Hillary Clinton, of all people, summed up this debate and this election best.

“What kind of country are we going to be?”

The Evita of Arkansas is a compulsive liar who has never told the truth in her life. But this time around she was right. This election does not come down to the personalities. It comes down to the kind of country we are going to have. And in the third debate, the one that took a break from the petty haranguing of media lackeys like Lester Holt and Martha Raddatz, the issues took center stage.

Media's Trump Derangement Syndrome Incites Violence

The media's crusade to elect Hillary Clinton president is obvious. They deny their bias — they truly protesteth too much — but it's there and it's been confirmed by leaked emails.

But this election year, the bias is more than favoritism for the Democratic candidate. The media are going to great lengths to instigate a public hatred toward the Republican candidate.

Hillary campaign manager: 'I know she has begun to hate everyday Americans'

There long has been evidence of Hillary Clinton’s sense of entitlement – the stories of her ordering Secret Service officers to carry her bags, her unabashed demands for hundreds of thousands of dollars for speeches, her insistence on specific travel accommodations and much more.

Now there’s evidence of exactly what she thinks of the average American who works hard and pays taxes to support the Washington establishment.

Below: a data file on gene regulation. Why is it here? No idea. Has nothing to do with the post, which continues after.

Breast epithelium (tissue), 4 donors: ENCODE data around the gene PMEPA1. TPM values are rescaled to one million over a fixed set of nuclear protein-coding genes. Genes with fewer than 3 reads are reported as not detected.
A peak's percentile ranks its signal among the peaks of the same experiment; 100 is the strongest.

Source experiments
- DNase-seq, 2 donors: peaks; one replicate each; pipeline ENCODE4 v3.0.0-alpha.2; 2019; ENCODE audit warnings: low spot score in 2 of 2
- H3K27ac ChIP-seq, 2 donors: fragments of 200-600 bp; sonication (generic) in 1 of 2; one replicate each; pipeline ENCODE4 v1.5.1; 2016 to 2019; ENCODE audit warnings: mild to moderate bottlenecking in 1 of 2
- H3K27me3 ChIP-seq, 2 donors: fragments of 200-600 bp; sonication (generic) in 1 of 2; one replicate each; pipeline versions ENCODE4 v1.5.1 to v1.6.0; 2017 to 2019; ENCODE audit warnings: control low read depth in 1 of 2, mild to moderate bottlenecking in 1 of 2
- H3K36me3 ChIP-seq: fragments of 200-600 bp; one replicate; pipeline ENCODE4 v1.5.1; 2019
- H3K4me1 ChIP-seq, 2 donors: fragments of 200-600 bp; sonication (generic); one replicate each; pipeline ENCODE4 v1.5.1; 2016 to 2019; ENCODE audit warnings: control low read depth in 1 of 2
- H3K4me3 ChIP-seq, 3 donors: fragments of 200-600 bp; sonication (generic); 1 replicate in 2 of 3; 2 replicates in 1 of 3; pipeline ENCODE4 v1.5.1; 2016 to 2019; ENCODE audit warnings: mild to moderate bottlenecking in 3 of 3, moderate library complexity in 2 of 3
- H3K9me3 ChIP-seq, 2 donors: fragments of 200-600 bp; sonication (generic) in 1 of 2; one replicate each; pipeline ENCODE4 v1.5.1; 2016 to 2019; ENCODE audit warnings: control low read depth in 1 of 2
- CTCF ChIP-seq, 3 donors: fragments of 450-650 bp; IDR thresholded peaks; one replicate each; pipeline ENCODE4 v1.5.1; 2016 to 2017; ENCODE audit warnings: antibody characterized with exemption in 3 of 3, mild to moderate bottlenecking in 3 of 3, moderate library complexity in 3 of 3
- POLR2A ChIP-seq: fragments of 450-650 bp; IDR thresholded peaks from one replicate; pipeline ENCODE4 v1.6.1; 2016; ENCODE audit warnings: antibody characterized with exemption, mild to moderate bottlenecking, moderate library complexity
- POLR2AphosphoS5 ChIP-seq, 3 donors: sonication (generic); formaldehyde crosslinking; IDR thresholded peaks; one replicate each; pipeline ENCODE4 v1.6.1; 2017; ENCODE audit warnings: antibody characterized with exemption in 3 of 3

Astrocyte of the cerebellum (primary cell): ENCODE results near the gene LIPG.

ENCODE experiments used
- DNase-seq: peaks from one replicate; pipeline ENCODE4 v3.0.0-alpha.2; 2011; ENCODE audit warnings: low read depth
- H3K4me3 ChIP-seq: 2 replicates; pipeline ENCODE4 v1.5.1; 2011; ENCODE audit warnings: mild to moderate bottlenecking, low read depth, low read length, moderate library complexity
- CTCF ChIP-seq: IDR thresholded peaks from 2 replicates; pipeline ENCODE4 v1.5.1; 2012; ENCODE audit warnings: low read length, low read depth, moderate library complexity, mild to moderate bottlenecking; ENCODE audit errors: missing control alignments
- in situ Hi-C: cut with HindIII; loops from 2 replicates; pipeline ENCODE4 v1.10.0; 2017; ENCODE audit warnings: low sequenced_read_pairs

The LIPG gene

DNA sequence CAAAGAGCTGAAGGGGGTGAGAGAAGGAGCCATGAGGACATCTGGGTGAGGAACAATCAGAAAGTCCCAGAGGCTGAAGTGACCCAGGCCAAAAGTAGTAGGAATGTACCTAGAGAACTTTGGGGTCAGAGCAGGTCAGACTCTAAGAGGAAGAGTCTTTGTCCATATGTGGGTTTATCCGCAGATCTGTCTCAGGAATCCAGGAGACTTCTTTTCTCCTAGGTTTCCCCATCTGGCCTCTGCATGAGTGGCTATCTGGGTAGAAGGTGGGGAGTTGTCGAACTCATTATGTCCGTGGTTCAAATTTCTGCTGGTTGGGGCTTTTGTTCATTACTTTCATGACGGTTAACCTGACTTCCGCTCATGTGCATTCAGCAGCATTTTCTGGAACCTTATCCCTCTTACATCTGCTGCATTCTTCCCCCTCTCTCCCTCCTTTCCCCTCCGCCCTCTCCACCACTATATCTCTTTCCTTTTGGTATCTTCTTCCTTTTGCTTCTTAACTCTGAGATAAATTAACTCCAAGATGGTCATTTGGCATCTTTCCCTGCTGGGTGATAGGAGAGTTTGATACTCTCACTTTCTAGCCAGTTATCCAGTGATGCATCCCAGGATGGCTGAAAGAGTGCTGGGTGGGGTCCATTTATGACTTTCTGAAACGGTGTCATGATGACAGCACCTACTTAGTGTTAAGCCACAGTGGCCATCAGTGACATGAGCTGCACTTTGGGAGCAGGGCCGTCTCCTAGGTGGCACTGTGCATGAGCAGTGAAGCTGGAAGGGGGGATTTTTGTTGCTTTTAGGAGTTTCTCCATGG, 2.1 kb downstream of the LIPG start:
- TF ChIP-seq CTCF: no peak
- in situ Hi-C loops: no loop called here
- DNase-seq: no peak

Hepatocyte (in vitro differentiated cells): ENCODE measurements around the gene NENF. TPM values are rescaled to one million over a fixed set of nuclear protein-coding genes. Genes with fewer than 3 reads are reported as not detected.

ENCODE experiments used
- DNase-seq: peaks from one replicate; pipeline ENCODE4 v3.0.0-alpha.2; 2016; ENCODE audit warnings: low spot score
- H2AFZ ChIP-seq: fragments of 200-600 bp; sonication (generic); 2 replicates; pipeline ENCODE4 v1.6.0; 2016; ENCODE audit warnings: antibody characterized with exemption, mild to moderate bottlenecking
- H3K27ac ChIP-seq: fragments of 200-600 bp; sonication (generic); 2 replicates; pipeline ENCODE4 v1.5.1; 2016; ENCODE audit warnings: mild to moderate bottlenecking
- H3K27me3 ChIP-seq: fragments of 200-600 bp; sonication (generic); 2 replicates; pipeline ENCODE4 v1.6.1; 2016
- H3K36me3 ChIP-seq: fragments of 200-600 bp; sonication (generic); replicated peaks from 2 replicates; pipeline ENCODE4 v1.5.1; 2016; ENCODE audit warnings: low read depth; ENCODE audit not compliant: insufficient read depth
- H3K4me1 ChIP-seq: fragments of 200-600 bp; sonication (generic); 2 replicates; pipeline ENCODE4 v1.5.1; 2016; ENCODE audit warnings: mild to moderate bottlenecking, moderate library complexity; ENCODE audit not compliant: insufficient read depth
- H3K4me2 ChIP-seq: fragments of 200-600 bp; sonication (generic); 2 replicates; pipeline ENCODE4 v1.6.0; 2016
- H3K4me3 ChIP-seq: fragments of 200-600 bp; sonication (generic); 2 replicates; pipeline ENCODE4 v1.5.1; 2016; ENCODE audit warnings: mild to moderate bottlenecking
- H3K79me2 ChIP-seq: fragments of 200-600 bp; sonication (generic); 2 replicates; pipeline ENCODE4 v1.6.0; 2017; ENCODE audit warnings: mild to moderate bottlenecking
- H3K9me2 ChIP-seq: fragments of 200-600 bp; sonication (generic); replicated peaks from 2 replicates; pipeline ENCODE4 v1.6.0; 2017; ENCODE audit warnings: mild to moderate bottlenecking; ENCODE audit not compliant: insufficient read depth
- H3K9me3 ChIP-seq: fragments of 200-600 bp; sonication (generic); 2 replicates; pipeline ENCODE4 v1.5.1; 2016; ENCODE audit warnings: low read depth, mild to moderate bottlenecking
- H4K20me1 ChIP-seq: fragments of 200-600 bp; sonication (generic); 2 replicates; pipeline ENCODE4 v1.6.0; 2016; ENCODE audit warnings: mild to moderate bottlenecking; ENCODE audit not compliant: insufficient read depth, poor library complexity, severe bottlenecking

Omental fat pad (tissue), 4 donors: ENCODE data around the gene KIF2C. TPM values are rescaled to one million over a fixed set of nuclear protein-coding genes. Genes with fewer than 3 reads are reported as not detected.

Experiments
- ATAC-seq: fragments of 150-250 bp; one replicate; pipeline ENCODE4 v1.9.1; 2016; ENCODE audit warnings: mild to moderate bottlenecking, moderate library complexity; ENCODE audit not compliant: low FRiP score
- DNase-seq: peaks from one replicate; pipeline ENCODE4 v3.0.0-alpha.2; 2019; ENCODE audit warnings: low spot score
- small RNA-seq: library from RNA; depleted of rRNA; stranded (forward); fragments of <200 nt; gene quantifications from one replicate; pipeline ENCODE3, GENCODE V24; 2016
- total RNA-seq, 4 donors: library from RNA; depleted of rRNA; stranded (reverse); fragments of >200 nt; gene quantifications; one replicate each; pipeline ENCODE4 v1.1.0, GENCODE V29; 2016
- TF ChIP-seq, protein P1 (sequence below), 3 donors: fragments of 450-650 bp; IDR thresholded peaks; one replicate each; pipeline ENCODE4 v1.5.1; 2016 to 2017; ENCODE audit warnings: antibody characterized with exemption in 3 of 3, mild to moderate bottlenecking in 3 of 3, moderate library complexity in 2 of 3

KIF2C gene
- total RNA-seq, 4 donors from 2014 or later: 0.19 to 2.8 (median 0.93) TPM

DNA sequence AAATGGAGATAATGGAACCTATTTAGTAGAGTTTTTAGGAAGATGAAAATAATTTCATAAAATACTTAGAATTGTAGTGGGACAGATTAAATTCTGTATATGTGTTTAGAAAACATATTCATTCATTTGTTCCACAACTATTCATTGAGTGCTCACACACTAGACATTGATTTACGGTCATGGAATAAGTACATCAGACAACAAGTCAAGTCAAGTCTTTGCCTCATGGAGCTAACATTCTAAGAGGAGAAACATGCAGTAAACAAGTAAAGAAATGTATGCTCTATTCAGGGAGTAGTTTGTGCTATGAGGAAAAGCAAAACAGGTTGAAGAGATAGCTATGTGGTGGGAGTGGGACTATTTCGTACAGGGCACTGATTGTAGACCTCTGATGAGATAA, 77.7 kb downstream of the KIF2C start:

Not much.

“I know she has begun to hate everyday Americans,” wrote her campaign manager, John Podesta, in an email.


Survey Finds High Support For Communism Among Millennials

Oddly, an entire generation that embraced “The Hunger Games” (and its anti-socialism themes) with gusto is going ga-ga for an ideology that would have everyone living like Katniss Everdeen’s impoverished District 12. No, socialism and the millennials who love it will bring on the Hunger Games, but in reverse, and the odds are not in anybody’s favor.


The nation of Hungary recently did something that is as unprecedented as it is commonsensical and humanitarian: it “has become the first government to open an office specifically to address the persecution of Christians in the Middle East and Europe.”  

Zoltan Balog, Hungary’s Minister for Human Resources, explained:

Today, Christianity has become the most persecuted religion, where out of five people killed [for] religious reasons, four of them are Christians.  In 81 countries around the world, Christians are persecuted, and 200 million Christians live in areas where they are discriminated against. Millions of Christian lives are threatened by followers of radical religious ideologies.